We met, we sat down, and I told him that coaching is not like playing. But Alex is a warrior. He’s been in the East Coast Hockey League, American League. He scored 35 goals in the NHL being a role player, being a hard-working guy. He’s lived it all. What a great example he is for our guys, and he’s a passionate guy.

He did his first team meeting yesterday, and he was awesome. He was so good. We cheered him on, the players were happy and they have a lot of respect for him. I think he’s bringing a lot of freshness and joy to the game, and I’m lucky to have him.

SN: How has all your experience set you up for this new challenge?

Bouchard: There’s not one player that’s going to sit in front of me and say, ‘You know, you don’t really know what I’m feeling.’

I’m pretty sure I do. I was that guy not too long ago. I was a guy that was an all-star in the AHL and wanted to get called up. I was a guy that came up out of junior.

I was a healthy scratch in the minors one year because I sucked and I just wasn’t any good, and I was a good player at the time. Two weeks prior I was at the all-star game and two weeks later I was a healthy scratch because I wasn’t playing the right way; I was trying to do too much, I was forcing plays, and I was put in the stands, and rightly so.

Those are all factors and good experiences that make me understand these players.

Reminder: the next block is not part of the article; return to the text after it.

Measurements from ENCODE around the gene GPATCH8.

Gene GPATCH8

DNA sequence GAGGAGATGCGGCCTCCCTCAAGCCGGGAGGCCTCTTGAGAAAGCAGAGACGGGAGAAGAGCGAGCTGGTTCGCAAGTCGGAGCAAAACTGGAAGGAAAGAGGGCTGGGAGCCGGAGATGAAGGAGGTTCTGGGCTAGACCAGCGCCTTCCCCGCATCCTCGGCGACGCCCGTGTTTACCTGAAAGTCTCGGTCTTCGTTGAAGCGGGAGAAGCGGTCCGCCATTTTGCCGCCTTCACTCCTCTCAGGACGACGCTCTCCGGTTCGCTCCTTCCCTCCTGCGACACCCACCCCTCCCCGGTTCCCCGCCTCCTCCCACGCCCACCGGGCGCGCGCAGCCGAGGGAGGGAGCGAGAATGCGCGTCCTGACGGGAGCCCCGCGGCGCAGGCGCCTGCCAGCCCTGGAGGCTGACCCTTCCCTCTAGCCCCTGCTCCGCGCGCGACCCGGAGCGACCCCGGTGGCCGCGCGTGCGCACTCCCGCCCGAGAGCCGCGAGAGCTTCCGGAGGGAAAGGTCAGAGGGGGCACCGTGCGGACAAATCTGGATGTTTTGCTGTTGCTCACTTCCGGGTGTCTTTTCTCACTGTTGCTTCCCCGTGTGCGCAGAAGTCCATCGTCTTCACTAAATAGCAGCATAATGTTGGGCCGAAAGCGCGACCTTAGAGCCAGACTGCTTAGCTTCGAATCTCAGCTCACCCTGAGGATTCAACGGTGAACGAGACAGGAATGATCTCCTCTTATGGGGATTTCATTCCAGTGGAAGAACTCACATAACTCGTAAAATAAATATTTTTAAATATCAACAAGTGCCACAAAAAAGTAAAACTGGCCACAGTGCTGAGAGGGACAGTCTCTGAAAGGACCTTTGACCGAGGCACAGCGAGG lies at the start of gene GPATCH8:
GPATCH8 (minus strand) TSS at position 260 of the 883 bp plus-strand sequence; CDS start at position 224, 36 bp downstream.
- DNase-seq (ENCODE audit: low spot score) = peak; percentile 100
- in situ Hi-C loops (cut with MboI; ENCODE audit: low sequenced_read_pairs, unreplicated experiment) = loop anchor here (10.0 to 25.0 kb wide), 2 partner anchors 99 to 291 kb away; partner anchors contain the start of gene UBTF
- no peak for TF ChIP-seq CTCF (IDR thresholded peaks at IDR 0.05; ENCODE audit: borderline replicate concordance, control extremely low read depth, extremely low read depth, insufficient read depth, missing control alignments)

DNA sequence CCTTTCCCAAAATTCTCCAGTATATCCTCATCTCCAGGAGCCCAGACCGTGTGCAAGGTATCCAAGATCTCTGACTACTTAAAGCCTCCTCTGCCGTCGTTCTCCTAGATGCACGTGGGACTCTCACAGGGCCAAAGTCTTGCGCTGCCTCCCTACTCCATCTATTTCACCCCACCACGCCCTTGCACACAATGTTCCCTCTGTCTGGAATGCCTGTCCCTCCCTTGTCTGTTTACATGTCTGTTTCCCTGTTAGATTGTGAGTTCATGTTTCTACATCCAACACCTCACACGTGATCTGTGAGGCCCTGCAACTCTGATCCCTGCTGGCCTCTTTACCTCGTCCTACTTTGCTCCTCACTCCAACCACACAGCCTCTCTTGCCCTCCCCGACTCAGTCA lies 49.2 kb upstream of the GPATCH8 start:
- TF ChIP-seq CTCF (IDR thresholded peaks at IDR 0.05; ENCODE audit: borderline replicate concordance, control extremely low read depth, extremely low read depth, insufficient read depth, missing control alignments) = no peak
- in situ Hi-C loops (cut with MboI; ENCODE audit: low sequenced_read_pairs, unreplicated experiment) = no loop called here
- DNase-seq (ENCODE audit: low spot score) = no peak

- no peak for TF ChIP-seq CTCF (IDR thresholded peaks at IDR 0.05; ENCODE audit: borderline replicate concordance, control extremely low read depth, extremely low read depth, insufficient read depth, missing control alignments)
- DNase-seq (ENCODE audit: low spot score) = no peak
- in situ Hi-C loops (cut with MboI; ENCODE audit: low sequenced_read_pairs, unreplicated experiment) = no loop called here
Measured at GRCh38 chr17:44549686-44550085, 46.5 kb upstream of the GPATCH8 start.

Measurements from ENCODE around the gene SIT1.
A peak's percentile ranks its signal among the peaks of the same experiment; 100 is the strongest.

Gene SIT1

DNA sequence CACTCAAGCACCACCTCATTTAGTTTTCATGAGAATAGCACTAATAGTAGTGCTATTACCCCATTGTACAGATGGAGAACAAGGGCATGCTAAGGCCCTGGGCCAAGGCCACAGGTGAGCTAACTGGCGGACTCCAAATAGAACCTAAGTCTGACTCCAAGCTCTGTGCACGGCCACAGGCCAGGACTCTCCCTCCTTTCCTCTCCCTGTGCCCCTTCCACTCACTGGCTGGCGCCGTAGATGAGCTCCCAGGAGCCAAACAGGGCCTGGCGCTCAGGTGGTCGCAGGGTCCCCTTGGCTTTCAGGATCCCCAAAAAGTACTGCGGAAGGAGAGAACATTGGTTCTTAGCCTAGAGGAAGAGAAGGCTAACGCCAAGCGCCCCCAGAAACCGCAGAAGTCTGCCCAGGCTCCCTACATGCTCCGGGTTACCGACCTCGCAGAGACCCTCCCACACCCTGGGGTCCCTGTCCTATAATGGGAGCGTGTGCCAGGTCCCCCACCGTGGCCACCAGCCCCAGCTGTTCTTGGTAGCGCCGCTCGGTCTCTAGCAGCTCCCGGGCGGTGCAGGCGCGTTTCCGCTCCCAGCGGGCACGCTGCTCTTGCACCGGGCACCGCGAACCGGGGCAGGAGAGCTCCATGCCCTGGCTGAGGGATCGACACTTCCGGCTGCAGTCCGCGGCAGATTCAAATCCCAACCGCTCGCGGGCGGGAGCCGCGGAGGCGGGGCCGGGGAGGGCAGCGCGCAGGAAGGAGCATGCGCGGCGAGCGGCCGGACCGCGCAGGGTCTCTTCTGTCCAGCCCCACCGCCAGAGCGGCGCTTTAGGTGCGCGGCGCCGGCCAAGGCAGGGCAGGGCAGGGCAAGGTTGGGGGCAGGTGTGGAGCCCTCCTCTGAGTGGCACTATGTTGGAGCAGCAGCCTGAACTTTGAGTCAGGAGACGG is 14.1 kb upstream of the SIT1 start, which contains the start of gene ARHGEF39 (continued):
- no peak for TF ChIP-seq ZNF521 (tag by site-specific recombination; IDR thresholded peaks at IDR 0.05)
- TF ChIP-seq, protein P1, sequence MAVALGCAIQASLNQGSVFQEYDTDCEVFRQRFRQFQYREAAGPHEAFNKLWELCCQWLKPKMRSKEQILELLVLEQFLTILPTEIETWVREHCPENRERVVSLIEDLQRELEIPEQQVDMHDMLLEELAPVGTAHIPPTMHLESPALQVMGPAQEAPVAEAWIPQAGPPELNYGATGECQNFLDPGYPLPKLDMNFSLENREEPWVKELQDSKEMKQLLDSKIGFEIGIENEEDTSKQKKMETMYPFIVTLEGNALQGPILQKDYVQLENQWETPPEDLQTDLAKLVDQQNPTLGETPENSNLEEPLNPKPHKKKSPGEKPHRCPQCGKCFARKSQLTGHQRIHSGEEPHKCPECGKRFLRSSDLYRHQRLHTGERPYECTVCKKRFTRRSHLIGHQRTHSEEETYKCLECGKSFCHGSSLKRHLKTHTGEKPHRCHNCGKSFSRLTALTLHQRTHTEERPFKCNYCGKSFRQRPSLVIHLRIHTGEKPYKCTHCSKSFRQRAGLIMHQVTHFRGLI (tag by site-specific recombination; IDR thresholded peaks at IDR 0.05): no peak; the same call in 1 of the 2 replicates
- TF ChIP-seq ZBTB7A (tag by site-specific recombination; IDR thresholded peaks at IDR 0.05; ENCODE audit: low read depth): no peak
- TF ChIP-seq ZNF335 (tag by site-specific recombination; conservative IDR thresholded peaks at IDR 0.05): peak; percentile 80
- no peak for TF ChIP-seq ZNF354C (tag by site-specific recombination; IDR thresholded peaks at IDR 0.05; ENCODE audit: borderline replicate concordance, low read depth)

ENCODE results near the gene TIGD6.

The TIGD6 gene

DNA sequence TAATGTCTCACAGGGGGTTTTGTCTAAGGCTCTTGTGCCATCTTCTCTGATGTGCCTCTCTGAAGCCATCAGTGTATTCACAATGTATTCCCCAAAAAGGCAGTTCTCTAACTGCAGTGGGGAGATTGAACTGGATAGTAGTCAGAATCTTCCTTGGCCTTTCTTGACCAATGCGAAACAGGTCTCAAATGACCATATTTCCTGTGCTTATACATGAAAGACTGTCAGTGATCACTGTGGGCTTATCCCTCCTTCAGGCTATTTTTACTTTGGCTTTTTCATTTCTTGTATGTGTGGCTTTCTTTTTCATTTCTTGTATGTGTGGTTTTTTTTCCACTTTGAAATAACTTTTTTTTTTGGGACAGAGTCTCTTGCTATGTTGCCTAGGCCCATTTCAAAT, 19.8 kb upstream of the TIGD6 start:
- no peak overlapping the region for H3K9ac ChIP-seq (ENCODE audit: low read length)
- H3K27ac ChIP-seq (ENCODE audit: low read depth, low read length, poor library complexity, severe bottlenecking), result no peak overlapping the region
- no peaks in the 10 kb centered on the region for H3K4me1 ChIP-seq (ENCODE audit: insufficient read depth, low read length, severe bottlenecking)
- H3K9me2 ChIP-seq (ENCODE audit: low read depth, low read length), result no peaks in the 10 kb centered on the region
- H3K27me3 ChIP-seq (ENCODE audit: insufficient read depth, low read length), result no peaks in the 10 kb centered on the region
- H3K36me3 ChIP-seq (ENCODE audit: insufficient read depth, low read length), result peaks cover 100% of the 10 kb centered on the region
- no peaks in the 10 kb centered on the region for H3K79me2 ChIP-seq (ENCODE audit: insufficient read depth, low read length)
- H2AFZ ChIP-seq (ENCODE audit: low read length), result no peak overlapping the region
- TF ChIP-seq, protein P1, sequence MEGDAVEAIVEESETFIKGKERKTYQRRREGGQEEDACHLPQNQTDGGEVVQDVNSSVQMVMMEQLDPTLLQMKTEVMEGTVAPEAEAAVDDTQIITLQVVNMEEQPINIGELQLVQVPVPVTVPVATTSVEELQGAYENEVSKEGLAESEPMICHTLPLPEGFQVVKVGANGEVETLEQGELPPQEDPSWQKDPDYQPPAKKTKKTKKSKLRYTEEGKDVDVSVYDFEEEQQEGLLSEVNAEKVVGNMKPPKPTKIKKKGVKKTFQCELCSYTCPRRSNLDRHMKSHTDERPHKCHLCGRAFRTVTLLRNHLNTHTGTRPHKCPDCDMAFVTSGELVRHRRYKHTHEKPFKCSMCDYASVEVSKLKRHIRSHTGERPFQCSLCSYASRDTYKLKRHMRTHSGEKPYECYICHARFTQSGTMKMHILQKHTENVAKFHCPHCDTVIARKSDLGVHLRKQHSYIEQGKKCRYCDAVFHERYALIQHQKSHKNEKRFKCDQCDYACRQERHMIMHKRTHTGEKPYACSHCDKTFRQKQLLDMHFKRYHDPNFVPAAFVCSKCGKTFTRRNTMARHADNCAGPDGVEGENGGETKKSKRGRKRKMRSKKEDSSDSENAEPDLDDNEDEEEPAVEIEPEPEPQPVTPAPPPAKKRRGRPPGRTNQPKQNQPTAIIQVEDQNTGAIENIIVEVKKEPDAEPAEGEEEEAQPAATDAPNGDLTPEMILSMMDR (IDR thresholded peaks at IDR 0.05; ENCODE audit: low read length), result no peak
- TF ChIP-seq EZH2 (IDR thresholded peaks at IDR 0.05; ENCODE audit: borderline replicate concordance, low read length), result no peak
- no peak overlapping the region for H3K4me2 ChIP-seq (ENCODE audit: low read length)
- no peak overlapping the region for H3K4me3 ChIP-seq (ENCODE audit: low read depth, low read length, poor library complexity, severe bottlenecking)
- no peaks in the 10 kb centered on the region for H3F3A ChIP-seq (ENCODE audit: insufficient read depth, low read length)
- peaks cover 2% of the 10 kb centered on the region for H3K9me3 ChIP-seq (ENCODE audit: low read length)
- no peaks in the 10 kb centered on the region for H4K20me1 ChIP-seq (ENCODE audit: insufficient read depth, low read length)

And I was an NHLer. I got to play at the highest level, and I was able to be a dependable defenceman.

Bouchard, left, pictured in action for the Islanders. (Michael Dwyer/AP)

SN: How do you process wins and losses? Do they keep you up at night, or can you file them away quickly?

Bouchard: The result doesn’t affect me. It doesn’t bother me. It’s about how we went about it as a group. The result is a bunch of little factors added up together. You can have a bad game and your goalie stands on his head, and then you’re winning and you didn’t play very well.

The way our players play — I keep that very distant from the result. But the result is there every time. Nine times out of 10 it matches up with the process.

There’s a style of play and a mindset that gives you the best chance of winning, and I believe in that. Sometimes we can have the right mindset, being disciplined, but we cut corners and win 5-3 and I won’t be happy. And I think to myself, ‘Now I’m in trouble because we’re going to trip next game.’

The players must know that it’s wrong. But I have to say that with the Armada, that was the beauty — that we’d win a game where we didn’t play great and we’d win the next game instead of guys being too cool and thinking it was good enough. Guys knew it wasn’t good enough. I keep the guys honest.

I could come into the room and say, ‘What did you guys think?’ And they’d respond, ‘Ah it’s not good, I agree. It wasn’t good at all. We won, but we didn’t do enough. We managed this part of the game well, we did this well, but this wasn’t good enough, and let’s make sure we reset.’

So I really liked that.

SN: Why choose the pressure that comes with being a French Canadian coach in the Canadiens organization? Life could be easier in, say, Rochester.

Bouchard: I grew up 20 minutes from Brossard, 20 minutes from the Bell Centre, 20 minutes from Laval; I know what this is.

It’s not like I’m coming from Mars. I know where I’m from. I’m from Quebec. I live here, I have a junior team here, have a company here, I’ve been on TV here, I’ve been between both benches in three years as a broadcaster with RDS; I think I’m fully aware of what the Montreal Canadiens represent for the population and what they represent to everybody.

So I didn’t really think about avoiding pressure. I know what it is. It doesn’t bother me. I never thought about it to be honest. Bring it on.